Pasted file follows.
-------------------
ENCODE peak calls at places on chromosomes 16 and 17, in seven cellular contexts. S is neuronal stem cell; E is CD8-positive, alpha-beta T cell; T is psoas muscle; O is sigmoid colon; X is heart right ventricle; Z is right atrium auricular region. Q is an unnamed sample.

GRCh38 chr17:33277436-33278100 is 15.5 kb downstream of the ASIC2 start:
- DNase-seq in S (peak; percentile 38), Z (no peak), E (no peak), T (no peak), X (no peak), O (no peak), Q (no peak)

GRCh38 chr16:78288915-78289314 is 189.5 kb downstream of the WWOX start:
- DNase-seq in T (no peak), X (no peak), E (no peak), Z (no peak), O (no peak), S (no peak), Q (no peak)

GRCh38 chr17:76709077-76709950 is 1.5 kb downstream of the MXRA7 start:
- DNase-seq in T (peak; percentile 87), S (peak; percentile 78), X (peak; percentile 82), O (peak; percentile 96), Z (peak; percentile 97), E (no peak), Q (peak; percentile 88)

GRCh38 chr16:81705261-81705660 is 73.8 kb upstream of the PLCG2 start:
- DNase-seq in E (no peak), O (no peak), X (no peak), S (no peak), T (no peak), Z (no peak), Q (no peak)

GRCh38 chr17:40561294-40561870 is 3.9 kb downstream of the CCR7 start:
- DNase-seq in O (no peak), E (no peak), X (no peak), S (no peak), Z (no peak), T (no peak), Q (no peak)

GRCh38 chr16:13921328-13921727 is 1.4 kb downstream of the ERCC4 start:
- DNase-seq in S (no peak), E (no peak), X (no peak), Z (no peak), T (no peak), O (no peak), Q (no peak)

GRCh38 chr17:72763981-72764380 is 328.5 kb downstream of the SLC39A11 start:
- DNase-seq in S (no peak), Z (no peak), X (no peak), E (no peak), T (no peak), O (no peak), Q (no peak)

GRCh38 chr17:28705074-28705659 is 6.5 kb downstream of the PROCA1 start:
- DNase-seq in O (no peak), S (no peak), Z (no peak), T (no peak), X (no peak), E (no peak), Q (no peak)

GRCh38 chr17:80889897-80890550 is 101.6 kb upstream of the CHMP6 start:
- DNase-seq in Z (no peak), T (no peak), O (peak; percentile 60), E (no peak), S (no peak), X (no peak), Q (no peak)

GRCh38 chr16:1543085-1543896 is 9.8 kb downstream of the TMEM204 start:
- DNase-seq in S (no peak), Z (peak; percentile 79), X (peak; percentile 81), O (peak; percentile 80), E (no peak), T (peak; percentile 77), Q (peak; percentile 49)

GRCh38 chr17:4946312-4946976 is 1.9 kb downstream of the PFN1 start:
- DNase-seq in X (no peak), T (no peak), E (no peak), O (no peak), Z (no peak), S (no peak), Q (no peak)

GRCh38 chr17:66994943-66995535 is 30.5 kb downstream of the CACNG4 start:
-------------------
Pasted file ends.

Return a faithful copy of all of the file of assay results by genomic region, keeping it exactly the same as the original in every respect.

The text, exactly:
ENCODE peak calls at places on chromosomes 16 and 17, in seven cellular contexts. S is neuronal stem cell; E is CD8-positive, alpha-beta T cell; T is psoas muscle; O is sigmoid colon; X is heart right ventricle; Z is right atrium auricular region. Q is an unnamed sample.

GRCh38 chr17:33277436-33278100 is 15.5 kb downstream of the ASIC2 start:
- DNase-seq in S (peak; percentile 38), Z (no peak), E (no peak), T (no peak), X (no peak), O (no peak), Q (no peak)

GRCh38 chr16:78288915-78289314 is 189.5 kb downstream of the WWOX start:
- DNase-seq in T (no peak), X (no peak), E (no peak), Z (no peak), O (no peak), S (no peak), Q (no peak)

GRCh38 chr17:76709077-76709950 is 1.5 kb downstream of the MXRA7 start:
- DNase-seq in T (peak; percentile 87), S (peak; percentile 78), X (peak; percentile 82), O (peak; percentile 96), Z (peak; percentile 97), E (no peak), Q (peak; percentile 88)

GRCh38 chr16:81705261-81705660 is 73.8 kb upstream of the PLCG2 start:
- DNase-seq in E (no peak), O (no peak), X (no peak), S (no peak), T (no peak), Z (no peak), Q (no peak)

GRCh38 chr17:40561294-40561870 is 3.9 kb downstream of the CCR7 start:
- DNase-seq in O (no peak), E (no peak), X (no peak), S (no peak), Z (no peak), T (no peak), Q (no peak)

GRCh38 chr16:13921328-13921727 is 1.4 kb downstream of the ERCC4 start:
- DNase-seq in S (no peak), E (no peak), X (no peak), Z (no peak), T (no peak), O (no peak), Q (no peak)

GRCh38 chr17:72763981-72764380 is 328.5 kb downstream of the SLC39A11 start:
- DNase-seq in S (no peak), Z (no peak), X (no peak), E (no peak), T (no peak), O (no peak), Q (no peak)

GRCh38 chr17:28705074-28705659 is 6.5 kb downstream of the PROCA1 start:
- DNase-seq in O (no peak), S (no peak), Z (no peak), T (no peak), X (no peak), E (no peak), Q (no peak)

GRCh38 chr17:80889897-80890550 is 101.6 kb upstream of the CHMP6 start:
- DNase-seq in Z (no peak), T (no peak), O (peak; percentile 60), E (no peak), S (no peak), X (no peak), Q (no peak)

GRCh38 chr16:1543085-1543896 is 9.8 kb downstream of the TMEM204 start:
- DNase-seq in S (no peak), Z (peak; percentile 79), X (peak; percentile 81), O (peak; percentile 80), E (no peak), T (peak; percentile 77), Q (peak; percentile 49)

GRCh38 chr17:4946312-4946976 is 1.9 kb downstream of the PFN1 start:
- DNase-seq in X (no peak), T (no peak), E (no peak), O (no peak), Z (no peak), S (no peak), Q (no peak)

GRCh38 chr17:66994943-66995535 is 30.5 kb downstream of the CACNG4 start: